My recommended reads list for Wednesday, April 12.
Hi everyone! Below are some favorite reads I found this week. I’m having so much fun curating this post and it’s keeping me from overwhelming my Facebook friends with awesome links. Often my favorite blog posts by other bloggers are the ones where they link their favorites for the week, and I’m hoping you enjoy these reads too.
Below are some favorite reads I found this week.
Some are delightful. Some are necessary. And some are just plain good reads. They run the gamut of my interests, as you’ll see. (The links are italicized, since I can’t figure out how to change ink color for them.)
As a highly intuitive person who almost never (maybe even never ever) regrets a decision made with my intuition, I was happy to see that science backs that up: Intuition Is More Powerful than Your Intellect, and Just as Easily Explained.
And another good one from that same website: “Any government that does not offer its citizens a sense of trygghet through policies that, for example, guarantee everyone’s health, well-being, and a reliable pension—are demonstrating, in Ekéus’s words, ‘a total lack of strategic thinking.’ That’s because history has shown that if a nation lives without psychological security, unrest is inevitable. ‘It will become a challenge to democracy,’ warns Ekéus. ‘And one has to hope that the challenges will be driven by democratic means, and not non-democratic means—that’s to say, fascist or communist interests.’ ” The Swedish concept of “trygghet” explains why having an erratic leader is so destabilizing.
This map just has that “wow” factor: The Biggest Employer in Each US State.
I think I’ll use this to justify a Fitbit upgrade (I’ve had my eye on a Blaze watch): Fitness tracker clues woman in to life-threatening condition.
I love that my state is a leader in the bicycling movement, and it’s paying off economically: Bicyclists boon to Minnesota economy, health
I’m planning to go hiking and canoeing in Minnesota’s Boundary Water’s Canoe Area with some friends this summer, so I’m researching what to wear to stay comfy, bug-repellant, and cool/warm as needed. This article on what to wear hiking (and this woman’s entire outdoorsy blog!) is so helpful: What to Wear Hiking.
I get asked all the time, should I go to coach training? My friend, classmate, and colleague Sarah Young of Zing Collaborative has answered that question in the best way here at her blog: You Want to Be a Life Coach? 3 Key Questions to Consider
The 5 best budgeting apps for tracking and planning your financial life. In the two years we’ve been using it, one of these apps, YNAB, has changed my life!
“The secret of the moon is that the heavenly perfection we might mimic isn’t stasis, but a series of constant revolutions and transformations; its secret is that we could all be witches and werewolves. This is dangerous stuff for political power,” found in The Patriarchy Hates the Moon at this link since this hyperlink just won’t work: https://www.theatlantic.com/science/archive/2017/04/why-the-patriarchy-hates-the-moon/521853/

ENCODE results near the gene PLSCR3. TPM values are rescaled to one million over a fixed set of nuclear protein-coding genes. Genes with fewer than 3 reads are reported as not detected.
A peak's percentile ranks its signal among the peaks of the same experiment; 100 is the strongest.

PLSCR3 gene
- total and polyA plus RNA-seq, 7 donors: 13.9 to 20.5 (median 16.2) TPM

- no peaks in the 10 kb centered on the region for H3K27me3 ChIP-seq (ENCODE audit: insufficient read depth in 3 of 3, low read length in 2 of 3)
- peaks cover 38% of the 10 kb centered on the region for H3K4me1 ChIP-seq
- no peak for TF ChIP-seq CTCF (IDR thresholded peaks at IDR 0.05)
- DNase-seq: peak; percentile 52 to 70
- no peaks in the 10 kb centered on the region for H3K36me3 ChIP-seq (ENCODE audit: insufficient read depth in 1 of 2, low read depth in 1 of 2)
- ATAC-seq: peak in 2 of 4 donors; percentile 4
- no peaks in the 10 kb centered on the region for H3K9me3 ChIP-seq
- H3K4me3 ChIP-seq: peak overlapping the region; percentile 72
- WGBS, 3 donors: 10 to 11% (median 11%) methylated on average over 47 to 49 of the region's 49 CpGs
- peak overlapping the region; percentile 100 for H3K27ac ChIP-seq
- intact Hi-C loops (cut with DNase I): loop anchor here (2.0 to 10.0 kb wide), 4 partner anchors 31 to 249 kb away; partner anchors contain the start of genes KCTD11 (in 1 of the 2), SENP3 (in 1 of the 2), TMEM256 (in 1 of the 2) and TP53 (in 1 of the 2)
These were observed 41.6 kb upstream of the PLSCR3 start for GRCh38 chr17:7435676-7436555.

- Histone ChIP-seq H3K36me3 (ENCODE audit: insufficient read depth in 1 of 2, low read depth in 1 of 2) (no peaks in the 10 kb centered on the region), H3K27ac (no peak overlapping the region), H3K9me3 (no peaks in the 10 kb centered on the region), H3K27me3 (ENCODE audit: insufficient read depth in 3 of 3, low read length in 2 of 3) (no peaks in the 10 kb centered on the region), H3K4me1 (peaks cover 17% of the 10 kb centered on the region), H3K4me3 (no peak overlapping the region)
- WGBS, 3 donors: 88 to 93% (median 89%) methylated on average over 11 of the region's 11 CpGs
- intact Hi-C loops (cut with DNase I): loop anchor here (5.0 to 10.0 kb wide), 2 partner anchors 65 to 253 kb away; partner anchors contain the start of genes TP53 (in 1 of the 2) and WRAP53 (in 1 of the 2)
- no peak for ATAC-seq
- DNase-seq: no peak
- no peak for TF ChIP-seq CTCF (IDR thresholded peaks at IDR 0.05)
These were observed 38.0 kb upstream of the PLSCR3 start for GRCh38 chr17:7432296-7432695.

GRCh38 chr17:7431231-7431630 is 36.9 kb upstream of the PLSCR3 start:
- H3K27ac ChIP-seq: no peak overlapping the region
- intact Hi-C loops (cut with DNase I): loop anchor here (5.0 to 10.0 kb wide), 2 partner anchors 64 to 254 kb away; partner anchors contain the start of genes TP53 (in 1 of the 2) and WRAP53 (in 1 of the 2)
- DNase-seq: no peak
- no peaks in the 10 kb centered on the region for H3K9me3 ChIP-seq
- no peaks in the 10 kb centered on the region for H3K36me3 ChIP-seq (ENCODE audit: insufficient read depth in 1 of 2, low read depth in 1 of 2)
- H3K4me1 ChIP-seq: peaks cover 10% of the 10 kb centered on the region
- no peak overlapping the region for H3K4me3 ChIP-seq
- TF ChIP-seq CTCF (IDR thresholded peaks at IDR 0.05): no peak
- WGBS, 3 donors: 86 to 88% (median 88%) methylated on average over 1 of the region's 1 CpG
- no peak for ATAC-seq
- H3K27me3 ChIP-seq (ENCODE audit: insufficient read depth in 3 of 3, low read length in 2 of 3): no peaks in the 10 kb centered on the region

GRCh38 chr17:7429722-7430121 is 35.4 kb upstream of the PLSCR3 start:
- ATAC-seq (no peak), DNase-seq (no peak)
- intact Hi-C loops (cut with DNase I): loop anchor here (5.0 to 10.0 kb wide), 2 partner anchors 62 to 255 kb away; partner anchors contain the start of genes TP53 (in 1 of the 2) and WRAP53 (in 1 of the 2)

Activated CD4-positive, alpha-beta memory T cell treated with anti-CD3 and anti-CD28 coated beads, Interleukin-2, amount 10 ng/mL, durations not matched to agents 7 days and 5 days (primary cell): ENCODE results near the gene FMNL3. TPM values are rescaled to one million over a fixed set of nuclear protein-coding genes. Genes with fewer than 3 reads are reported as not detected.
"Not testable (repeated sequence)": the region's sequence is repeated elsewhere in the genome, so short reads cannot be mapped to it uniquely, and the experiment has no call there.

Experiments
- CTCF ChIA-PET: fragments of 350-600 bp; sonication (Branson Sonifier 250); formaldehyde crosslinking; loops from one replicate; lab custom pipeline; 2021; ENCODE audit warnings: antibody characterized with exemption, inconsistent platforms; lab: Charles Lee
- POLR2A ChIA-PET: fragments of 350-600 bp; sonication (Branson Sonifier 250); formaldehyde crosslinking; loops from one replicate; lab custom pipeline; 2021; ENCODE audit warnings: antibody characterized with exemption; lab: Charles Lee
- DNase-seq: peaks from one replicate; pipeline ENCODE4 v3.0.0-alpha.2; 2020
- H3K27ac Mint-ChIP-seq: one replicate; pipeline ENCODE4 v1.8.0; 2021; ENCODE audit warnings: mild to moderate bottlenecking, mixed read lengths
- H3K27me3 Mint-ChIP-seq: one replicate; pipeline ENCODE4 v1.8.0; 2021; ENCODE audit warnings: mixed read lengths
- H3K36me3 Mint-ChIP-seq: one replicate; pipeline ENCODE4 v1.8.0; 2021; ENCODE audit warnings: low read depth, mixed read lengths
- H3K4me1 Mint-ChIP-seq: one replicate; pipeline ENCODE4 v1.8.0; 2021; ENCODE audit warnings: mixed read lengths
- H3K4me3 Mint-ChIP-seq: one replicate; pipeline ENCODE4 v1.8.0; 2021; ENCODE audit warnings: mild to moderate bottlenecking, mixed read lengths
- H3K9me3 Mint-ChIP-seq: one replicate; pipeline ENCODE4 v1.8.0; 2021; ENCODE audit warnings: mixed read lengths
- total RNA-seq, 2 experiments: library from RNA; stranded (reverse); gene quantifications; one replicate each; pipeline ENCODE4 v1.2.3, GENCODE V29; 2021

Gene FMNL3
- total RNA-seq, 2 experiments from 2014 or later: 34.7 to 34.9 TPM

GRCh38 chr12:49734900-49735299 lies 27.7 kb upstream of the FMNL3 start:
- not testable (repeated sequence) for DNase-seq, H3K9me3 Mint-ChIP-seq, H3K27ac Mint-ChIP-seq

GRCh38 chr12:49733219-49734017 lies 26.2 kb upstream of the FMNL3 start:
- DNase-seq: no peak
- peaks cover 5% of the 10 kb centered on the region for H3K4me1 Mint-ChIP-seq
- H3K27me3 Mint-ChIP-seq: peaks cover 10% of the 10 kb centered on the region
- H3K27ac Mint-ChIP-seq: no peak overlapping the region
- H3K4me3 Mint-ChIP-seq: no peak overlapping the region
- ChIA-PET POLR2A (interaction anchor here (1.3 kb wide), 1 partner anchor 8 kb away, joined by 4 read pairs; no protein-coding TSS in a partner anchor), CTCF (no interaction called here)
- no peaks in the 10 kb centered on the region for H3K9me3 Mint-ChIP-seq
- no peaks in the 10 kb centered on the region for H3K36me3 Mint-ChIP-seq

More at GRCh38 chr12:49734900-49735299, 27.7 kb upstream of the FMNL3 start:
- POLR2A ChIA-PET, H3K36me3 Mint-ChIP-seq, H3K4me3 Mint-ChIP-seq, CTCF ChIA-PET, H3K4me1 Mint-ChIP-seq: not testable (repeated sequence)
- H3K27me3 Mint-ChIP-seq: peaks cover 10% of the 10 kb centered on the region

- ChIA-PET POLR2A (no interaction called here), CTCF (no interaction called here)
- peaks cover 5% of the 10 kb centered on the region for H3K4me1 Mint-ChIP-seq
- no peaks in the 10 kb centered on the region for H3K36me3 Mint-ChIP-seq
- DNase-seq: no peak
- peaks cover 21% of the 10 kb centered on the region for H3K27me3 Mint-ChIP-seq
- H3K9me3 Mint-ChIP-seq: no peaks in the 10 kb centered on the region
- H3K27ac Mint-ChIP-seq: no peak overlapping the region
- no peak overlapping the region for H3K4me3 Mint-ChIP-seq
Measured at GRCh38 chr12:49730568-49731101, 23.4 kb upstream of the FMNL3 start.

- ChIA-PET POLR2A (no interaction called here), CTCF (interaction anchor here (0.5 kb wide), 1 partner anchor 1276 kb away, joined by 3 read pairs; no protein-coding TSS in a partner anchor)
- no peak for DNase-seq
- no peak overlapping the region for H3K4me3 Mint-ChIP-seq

Something I’m going to keep in mind (especially #7) as we work to pay off some moving debt from last year: 8 Characteristics of People Who Are Successful At Getting Out Of Debt
Yes, yes, yes! Why I Don’t Use the Word ‘Forgiveness’ in Trauma Therapy
“In doing so, Zirkle and the rest of the faculty believe there is unlimited potential in what the students can achieve. ‘You’re going to have students with minds you just can’t believe. And we’re going to unlock it, that’s all,’ he says. ‘We’re going to be the school that turns out the student that gets out and ends up finding the cure for cancer. I believe that.’ ” Indiana’s first Autism college program set to premiere at Ancilla College
Oh, how these words soothed me: “I believe so many INFPs struggle with extreme self-doubt because, simply put, it’s damn hard to be an INFP in our current culture. Every one of their four letters is the opposite of what the mainstream values. INFPs are introverts in an extroverted world. They are intuitives in a culture where “reality” is decided almost solely by what information comes through the five senses. They are feelers in a society that relies on rational thinking and frowns upon emotion-based judgment. And last but not least, they are spontaneous dreamy soul-seekers in a world where time is money and people measure their worth by the length of their to-do list. No wonder INFPs have a difficult time believing in themselves,” from: THE 3 BIGGEST OBSTACLES INFP WRITERS FACE AND HOW TO OVERCOME THEM
I know for sure I do this. Sometimes you have to numb your sensitivity as a coping mechanism, but finding healthy ways to cope is always the goal. (Note: Today the website is under construction but I’m hoping this article is back online soon as it’s excellent.) http://www.sensitiveevolution.com/numbing-sensitivity/
Is sex addiction a real addiction? It sure is. Sexual Addiction: The How’s, the Why’s and the Tinder-less treatments
And another on a different type of addiction, no less painful: Is video game addiction a real thing? This piece from favorite “mommy author,” Katrina Kenison (of Mitten Strings for God fame, for one), is heartbreaking as well as a ferocious example of needed mom rage in response to a stupid New York Times article saying it’s not real. Yes, addiction is real and video game addiction is just one of many ways to disrupt and damage a life and relationships.
Follow along next week for more recommend reads, and please comment on Facebook.
If you enjoyed any of these, join me next time for my recommended reads. And comment over on my Facebook page if you really liked something, as comments are closed here.